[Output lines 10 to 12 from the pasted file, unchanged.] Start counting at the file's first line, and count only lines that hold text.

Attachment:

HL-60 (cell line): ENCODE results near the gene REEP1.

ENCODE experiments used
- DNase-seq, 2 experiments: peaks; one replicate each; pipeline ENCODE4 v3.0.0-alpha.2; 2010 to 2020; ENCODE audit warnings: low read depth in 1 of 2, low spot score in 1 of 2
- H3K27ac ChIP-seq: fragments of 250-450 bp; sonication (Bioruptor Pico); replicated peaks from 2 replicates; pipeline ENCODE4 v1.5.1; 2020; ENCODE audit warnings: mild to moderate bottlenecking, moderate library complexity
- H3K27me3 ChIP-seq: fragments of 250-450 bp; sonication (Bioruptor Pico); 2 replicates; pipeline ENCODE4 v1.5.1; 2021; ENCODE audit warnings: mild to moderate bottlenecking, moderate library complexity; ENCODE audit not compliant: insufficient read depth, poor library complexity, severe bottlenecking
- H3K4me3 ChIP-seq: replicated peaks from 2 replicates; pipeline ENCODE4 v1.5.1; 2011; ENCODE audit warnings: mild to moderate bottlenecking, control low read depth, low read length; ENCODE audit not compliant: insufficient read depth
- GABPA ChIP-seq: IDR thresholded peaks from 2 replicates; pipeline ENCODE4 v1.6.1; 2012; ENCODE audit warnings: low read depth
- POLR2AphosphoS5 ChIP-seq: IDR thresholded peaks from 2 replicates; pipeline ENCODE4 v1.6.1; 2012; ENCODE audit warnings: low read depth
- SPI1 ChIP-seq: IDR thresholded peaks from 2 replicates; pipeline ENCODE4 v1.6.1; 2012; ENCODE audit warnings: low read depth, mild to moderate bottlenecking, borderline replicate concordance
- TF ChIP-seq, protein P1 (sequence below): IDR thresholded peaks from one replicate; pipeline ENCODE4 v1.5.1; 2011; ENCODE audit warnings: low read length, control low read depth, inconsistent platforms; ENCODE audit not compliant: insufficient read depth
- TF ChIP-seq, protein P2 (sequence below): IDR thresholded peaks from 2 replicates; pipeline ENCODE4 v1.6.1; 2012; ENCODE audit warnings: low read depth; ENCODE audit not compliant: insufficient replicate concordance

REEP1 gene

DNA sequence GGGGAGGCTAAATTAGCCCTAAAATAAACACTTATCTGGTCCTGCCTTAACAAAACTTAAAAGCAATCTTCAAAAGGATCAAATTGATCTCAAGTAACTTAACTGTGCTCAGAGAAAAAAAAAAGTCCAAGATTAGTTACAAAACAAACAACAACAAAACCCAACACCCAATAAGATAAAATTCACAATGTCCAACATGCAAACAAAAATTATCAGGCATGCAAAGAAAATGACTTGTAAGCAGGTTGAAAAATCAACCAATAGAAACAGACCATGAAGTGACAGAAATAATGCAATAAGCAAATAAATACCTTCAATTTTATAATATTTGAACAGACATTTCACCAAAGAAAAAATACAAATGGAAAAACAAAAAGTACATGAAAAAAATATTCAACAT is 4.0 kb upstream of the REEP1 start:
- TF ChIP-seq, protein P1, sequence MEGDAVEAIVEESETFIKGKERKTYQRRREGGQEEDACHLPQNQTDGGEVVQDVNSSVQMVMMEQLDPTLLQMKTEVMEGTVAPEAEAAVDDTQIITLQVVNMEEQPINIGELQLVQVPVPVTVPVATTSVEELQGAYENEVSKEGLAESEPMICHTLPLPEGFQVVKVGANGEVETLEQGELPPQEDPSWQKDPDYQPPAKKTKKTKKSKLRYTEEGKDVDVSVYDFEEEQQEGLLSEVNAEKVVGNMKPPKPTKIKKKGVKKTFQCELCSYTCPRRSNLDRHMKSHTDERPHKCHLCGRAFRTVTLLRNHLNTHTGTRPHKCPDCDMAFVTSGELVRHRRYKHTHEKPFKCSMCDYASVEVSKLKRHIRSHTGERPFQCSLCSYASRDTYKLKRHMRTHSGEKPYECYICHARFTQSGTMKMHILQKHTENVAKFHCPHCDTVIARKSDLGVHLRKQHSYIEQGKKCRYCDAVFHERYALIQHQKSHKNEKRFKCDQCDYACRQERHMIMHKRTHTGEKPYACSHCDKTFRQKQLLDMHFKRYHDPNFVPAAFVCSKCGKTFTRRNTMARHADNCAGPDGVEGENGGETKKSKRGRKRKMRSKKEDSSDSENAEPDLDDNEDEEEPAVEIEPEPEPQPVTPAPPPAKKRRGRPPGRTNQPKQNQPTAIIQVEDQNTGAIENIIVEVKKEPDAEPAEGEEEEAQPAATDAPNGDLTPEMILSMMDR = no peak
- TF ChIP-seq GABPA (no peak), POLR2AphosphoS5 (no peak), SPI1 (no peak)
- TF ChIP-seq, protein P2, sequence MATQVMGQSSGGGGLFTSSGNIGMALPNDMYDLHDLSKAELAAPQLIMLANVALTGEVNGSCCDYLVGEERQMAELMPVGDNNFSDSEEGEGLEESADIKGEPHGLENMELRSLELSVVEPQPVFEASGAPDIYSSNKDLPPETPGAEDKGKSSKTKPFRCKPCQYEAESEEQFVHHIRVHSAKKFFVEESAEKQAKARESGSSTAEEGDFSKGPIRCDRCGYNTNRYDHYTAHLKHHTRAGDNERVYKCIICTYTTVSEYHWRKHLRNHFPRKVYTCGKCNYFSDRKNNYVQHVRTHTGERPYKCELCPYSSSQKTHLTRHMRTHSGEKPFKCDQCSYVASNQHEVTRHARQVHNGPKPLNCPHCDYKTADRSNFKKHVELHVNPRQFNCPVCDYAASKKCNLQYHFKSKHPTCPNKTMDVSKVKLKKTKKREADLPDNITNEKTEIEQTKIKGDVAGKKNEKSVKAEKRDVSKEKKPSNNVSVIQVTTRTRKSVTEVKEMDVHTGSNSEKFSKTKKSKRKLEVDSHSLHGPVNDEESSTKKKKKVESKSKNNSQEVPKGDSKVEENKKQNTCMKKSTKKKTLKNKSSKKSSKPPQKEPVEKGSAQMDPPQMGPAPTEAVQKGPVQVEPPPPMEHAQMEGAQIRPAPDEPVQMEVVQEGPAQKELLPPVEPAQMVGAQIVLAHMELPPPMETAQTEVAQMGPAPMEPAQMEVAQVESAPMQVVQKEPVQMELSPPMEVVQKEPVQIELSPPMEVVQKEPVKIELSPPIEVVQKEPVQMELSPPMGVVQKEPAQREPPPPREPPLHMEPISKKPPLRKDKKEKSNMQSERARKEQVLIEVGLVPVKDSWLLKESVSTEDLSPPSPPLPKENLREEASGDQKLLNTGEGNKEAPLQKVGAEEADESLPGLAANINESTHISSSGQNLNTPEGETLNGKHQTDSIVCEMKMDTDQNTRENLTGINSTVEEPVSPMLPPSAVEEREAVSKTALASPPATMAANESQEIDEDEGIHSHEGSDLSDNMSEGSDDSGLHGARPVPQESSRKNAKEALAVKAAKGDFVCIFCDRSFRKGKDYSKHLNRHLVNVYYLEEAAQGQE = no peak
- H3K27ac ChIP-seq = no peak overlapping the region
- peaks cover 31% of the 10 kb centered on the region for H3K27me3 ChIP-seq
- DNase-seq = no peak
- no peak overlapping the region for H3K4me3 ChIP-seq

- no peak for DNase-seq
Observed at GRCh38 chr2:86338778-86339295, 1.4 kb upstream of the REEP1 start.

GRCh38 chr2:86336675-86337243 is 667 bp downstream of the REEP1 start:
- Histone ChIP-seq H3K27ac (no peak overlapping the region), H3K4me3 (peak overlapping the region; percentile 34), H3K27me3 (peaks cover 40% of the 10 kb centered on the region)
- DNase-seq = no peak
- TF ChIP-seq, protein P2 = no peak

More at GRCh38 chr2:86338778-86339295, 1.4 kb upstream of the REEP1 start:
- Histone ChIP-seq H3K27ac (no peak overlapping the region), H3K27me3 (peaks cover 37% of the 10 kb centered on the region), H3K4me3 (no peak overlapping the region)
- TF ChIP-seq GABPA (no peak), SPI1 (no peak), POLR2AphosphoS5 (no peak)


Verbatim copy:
- TF ChIP-seq, protein P1 (sequence below): IDR thresholded peaks from one replicate; pipeline ENCODE4 v1.5.1; 2011; ENCODE audit warnings: low read length, control low read depth, inconsistent platforms; ENCODE audit not compliant: insufficient read depth
- TF ChIP-seq, protein P2 (sequence below): IDR thresholded peaks from 2 replicates; pipeline ENCODE4 v1.6.1; 2012; ENCODE audit warnings: low read depth; ENCODE audit not compliant: insufficient replicate concordance

REEP1 gene